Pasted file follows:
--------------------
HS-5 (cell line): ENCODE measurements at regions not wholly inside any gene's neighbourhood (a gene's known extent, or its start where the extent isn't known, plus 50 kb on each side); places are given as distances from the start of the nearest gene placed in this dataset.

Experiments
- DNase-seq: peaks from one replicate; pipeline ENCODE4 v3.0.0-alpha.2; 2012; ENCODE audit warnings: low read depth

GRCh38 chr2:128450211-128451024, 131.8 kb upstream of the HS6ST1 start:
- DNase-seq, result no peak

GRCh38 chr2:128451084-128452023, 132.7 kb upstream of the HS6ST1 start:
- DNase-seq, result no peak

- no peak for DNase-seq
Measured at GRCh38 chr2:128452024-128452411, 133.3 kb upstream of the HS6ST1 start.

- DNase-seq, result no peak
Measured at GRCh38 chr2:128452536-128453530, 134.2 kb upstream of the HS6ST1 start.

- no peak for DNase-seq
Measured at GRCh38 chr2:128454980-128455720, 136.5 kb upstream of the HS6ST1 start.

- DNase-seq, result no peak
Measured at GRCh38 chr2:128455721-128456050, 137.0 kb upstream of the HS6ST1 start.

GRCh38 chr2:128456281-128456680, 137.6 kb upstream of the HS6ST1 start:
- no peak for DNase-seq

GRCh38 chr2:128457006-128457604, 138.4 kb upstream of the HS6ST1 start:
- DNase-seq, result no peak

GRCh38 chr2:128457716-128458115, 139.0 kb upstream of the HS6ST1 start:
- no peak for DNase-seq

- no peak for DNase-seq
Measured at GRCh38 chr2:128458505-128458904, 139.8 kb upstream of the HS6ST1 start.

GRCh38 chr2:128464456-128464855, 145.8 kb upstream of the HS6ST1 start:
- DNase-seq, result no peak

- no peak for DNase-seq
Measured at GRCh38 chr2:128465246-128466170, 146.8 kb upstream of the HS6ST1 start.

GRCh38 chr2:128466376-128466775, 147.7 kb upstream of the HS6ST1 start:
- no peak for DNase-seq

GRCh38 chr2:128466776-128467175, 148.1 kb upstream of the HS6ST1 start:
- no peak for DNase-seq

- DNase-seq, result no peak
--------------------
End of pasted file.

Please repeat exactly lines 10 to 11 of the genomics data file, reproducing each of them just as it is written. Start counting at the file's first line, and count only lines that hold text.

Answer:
- DNase-seq, result no peak
Measured at GRCh38 chr2:128452536-128453530, 134.2 kb upstream of the HS6ST1 start.